You shouldn’t postpone your vaccinations. Routine childhood and adult vaccinations are an important part of maintaining your health because they prevent other illnesses. Talk with your family physician about what vaccinations you still need and how to safely catch up. They may have alternate times or locations to vaccinate healthy patients, decreasing exposure to those who might be sick with COVID-19.
The technology used to develop the new mRNA COVID-19 vaccines isn’t new. It’s been studied and used for cancer research, and the original research on messenger RNA (mRNA) vaccines is decades old. The other vaccine platform uses a weakened adenovirus, which has been studied extensively for other vaccines. Clinical trials for the COVID-19 vaccines were done with the same rigor applied to all vaccine trials, and the results were reviewed and approved by multiple independent advisory panels. Increased collaboration, use of new technology and more funding meant that vaccine developers could work quickly during this pandemic.
This is false. The authorized COVID-19 vaccines enrolled tens of thousands of participants, They were followed for two months after receiving the second dose, which is common with vaccine trials.
It’s not clear how long a natural infection with COVID-19 provides immunity from the disease. There are reports of individuals being reinfected with the virus, even after being very ill with COVID-19. The CDC recommends that a recovering COVID-19 patient get the COVID-19 vaccine 90 days after being infected.
This isn’t possible. mRNA vaccines work in the cell’s cytoplasm and never enter the cell nucleus, where the DNA, your genetic material, lives. It’s broken down quickly once it enters the cell and delivers the needed vaccine “message” to the cell’s machinery. The virus spike protein is also rapidly broken down once there is no longer any mRNA. The adenovirus platform uses DNA encoding the spike protein which does enter the nucleus. However, it does not alter the cell’s DNA in any way.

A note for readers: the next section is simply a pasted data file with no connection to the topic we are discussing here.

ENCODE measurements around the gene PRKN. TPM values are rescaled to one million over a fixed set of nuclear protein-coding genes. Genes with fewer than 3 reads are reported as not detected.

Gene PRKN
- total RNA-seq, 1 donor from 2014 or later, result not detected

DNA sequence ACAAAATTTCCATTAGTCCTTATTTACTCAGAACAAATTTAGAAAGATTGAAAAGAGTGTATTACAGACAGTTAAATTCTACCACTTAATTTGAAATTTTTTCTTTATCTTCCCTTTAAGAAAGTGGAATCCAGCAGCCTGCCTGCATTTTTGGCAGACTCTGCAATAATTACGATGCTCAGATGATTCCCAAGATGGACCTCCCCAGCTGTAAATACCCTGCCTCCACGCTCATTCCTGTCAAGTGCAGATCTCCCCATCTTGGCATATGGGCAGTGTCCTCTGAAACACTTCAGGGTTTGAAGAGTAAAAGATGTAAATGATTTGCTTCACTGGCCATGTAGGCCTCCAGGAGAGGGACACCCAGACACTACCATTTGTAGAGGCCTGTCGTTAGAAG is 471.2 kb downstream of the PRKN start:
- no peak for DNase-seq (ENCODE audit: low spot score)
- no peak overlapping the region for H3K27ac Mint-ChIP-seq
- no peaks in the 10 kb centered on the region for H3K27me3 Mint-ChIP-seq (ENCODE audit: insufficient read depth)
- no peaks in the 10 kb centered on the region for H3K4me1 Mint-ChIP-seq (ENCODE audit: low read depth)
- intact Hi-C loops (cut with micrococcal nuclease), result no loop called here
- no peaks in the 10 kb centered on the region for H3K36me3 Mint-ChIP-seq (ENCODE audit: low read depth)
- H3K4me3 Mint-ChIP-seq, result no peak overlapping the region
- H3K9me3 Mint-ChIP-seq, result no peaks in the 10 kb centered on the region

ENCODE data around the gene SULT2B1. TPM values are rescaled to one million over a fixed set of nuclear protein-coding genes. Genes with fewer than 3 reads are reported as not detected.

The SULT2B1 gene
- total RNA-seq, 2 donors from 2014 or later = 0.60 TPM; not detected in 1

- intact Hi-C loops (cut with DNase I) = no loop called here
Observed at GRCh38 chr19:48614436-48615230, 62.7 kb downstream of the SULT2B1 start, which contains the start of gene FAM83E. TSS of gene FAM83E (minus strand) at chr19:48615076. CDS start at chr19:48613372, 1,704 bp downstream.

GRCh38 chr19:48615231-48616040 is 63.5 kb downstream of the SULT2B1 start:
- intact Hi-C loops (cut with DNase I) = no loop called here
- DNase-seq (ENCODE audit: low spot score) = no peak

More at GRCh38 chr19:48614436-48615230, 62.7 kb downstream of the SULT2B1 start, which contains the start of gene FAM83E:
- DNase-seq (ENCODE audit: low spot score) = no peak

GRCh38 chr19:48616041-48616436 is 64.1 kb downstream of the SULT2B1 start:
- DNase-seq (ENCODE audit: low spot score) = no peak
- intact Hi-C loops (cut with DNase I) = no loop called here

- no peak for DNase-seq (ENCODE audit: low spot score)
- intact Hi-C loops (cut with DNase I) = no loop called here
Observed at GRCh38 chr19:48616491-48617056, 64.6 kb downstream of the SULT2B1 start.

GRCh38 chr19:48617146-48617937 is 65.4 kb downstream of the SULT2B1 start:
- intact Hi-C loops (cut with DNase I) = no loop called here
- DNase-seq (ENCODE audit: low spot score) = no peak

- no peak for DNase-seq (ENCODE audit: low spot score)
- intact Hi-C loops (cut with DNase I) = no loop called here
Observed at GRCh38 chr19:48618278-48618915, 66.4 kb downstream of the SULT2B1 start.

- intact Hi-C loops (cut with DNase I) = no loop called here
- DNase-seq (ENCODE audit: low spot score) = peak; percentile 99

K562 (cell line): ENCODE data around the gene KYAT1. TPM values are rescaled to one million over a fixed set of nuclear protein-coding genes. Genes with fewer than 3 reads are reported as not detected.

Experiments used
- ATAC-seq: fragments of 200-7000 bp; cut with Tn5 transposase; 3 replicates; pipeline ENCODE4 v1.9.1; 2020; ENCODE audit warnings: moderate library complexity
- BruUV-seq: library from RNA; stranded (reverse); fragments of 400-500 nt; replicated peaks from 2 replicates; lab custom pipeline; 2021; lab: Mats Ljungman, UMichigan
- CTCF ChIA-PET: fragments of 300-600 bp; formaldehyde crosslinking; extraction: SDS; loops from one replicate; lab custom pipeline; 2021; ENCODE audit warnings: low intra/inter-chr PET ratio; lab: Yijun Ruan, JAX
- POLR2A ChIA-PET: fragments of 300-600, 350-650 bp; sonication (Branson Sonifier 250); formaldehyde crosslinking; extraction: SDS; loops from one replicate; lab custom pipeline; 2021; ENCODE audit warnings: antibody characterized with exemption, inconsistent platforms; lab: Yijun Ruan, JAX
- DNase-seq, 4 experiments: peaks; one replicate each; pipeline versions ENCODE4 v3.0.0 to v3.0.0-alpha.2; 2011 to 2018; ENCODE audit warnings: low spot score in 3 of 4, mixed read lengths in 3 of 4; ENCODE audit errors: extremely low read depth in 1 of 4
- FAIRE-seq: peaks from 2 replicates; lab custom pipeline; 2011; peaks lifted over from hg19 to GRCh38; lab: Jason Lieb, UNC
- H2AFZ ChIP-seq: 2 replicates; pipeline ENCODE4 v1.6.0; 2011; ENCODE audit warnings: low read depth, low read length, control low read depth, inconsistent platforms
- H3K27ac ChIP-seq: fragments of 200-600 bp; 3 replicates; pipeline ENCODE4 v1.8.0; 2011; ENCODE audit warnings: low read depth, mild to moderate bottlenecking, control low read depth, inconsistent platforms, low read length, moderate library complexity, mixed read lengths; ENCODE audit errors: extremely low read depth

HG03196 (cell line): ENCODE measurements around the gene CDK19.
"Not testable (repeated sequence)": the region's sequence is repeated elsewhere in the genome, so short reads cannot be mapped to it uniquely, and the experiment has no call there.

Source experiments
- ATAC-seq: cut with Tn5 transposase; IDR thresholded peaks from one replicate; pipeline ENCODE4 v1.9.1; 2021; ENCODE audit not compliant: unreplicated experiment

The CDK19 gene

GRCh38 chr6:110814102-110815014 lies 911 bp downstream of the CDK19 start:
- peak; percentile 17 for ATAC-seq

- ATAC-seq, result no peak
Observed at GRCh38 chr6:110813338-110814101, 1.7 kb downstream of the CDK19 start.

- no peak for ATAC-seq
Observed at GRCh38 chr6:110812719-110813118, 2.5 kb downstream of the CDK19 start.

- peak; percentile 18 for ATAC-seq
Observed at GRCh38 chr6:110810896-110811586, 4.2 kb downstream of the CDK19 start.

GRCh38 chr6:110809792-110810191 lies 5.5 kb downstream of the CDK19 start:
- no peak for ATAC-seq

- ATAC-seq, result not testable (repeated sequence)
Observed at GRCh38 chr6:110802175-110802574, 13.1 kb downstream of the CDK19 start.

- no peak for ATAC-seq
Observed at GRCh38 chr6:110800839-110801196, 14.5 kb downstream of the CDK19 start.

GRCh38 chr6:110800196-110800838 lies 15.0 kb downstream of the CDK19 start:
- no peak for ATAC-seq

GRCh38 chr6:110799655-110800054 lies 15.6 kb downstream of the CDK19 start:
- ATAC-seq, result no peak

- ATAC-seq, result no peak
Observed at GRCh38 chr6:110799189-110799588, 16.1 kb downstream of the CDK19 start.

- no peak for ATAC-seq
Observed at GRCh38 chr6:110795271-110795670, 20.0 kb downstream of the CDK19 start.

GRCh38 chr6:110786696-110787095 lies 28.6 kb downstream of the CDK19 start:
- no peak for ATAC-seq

There is not a microchip in the vaccines. This false rumor started after comments about digital vaccine records. State electronic immunization records help patients and physicians track vaccines they have received. There are no electronic components in the vaccines. The mRNA, lipids (fat bubble), salts and other stabilizing agents are routinely used in other medicines.
The COVID-19 vaccines protect you from getting seriously ill. But it’s not known if the vaccine will keep you from being infected and transmitting the virus to others. Wear your mask, wash your hands and maintain physical distance until more is known and more people have been vaccinated.
There isn’t enough data to support changing the COVID-19 vaccine dosing recommendations. While the COVID-19 vaccine developed with the adenovirus platform is given in one dose, you should get two doses of the mRNA vaccines to achieve the best level of immunity and protection.
All COVID-19 vaccines are safe and effective options. There is no preference. The goal is to get everyone vaccinated, so it’s important to take the vaccine that is offered to you.